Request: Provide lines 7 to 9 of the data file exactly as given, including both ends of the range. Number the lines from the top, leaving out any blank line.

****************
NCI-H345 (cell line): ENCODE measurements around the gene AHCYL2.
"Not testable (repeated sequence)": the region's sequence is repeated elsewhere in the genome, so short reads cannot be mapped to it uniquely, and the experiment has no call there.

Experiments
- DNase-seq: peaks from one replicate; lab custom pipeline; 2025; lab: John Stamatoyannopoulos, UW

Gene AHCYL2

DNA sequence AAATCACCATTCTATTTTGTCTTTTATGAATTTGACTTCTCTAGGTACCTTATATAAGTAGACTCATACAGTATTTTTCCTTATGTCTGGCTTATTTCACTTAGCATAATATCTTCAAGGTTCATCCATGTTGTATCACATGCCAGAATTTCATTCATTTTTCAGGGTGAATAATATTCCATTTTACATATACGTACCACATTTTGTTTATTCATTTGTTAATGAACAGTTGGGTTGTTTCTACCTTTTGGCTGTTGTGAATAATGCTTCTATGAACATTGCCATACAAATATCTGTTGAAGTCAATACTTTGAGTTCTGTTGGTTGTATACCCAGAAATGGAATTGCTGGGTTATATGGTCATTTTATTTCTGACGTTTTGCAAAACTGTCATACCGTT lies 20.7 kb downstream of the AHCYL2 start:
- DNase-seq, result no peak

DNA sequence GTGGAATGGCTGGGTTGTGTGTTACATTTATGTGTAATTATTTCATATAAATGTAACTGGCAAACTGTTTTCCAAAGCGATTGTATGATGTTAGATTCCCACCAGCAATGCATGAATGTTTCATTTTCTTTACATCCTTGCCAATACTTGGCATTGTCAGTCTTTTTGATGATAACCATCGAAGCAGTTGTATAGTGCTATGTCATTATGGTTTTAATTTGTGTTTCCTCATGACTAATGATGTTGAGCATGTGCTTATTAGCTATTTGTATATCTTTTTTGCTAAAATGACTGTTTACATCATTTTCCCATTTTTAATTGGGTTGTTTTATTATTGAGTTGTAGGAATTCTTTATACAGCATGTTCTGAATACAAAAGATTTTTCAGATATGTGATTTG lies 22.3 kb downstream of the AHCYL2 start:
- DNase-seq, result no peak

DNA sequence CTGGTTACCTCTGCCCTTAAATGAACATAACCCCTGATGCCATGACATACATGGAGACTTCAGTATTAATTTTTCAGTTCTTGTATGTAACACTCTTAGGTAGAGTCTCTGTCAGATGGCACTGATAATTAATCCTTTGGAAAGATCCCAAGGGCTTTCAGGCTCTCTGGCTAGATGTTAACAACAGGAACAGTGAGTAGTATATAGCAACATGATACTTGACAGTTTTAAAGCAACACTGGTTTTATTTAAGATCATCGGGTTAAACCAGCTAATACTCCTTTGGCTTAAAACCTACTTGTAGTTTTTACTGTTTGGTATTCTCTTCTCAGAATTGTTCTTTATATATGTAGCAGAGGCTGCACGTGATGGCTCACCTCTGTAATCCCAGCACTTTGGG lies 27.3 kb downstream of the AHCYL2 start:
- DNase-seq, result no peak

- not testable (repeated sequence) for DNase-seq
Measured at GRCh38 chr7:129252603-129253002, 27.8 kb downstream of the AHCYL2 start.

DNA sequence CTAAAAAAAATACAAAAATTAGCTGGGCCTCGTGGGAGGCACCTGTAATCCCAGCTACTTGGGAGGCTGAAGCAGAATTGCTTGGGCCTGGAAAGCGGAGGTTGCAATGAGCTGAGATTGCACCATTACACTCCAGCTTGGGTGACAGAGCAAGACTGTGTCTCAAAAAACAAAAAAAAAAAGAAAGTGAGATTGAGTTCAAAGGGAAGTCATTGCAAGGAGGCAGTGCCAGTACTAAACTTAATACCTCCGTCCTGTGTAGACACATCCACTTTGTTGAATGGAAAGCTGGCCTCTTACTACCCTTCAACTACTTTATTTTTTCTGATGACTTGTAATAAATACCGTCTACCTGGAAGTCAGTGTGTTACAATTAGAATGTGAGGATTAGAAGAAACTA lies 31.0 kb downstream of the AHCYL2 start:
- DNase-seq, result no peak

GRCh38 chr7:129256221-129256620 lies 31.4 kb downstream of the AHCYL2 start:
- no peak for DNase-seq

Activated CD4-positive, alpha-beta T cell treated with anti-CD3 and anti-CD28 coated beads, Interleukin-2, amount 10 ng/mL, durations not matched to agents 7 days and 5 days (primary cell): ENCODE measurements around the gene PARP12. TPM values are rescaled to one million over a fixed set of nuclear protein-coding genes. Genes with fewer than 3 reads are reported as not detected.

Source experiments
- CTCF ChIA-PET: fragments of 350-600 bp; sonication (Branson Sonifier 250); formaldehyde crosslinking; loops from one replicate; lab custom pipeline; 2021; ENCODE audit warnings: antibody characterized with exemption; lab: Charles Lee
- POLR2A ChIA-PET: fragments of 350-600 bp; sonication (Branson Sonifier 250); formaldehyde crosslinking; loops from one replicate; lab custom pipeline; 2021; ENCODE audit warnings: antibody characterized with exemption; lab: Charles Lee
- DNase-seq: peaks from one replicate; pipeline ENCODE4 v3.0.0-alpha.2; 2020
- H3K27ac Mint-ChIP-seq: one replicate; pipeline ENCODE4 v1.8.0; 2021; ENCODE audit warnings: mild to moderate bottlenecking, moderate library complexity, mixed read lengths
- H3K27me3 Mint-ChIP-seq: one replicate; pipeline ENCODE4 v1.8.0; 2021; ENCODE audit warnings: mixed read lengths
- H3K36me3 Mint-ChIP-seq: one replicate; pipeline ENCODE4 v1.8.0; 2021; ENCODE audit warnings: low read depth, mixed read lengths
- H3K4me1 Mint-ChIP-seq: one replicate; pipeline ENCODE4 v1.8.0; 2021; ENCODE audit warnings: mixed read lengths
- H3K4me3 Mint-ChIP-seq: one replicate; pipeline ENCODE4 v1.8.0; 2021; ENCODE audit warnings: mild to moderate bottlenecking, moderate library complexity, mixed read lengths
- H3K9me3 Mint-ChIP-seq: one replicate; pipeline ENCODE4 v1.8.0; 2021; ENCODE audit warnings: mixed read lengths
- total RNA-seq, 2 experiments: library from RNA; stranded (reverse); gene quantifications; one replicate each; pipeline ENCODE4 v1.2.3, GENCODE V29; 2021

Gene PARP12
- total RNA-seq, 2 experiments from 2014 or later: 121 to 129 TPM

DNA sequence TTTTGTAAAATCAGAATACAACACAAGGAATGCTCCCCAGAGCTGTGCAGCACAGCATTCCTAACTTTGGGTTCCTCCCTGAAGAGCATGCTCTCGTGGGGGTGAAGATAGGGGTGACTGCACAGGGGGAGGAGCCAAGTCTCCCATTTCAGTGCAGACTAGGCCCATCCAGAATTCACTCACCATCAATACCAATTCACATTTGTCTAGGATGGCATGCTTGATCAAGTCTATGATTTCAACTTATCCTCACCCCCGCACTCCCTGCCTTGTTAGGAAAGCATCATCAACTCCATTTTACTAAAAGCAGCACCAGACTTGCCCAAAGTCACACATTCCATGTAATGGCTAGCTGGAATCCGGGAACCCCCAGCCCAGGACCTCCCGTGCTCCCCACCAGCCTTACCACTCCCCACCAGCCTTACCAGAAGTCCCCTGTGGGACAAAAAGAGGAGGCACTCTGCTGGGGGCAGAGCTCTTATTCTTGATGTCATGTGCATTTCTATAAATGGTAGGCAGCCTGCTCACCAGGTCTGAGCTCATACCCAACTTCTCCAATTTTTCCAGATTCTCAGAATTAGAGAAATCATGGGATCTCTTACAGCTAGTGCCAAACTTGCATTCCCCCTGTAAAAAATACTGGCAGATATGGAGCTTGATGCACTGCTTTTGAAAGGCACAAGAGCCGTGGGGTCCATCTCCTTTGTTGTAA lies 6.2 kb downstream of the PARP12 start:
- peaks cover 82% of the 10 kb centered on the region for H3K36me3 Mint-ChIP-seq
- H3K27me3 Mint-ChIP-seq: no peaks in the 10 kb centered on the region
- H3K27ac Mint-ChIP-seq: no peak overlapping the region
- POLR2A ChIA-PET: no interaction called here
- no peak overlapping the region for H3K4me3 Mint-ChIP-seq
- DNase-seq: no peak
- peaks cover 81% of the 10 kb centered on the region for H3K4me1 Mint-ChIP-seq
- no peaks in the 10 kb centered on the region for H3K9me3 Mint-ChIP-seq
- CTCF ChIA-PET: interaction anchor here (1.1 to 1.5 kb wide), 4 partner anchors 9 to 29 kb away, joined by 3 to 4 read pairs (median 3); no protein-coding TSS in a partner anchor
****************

- DNase-seq, result no peak

DNA sequence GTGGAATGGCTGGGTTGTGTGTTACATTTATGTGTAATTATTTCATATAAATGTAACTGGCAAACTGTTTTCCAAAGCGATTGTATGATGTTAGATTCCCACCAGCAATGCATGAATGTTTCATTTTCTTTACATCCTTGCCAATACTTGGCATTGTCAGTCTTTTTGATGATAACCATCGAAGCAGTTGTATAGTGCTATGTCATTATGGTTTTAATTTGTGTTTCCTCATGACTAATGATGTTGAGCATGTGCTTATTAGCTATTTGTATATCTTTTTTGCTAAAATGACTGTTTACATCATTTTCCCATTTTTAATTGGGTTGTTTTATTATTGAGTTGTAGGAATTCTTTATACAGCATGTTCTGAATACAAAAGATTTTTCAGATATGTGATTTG lies 22.3 kb downstream of the AHCYL2 start:
- DNase-seq, result no peak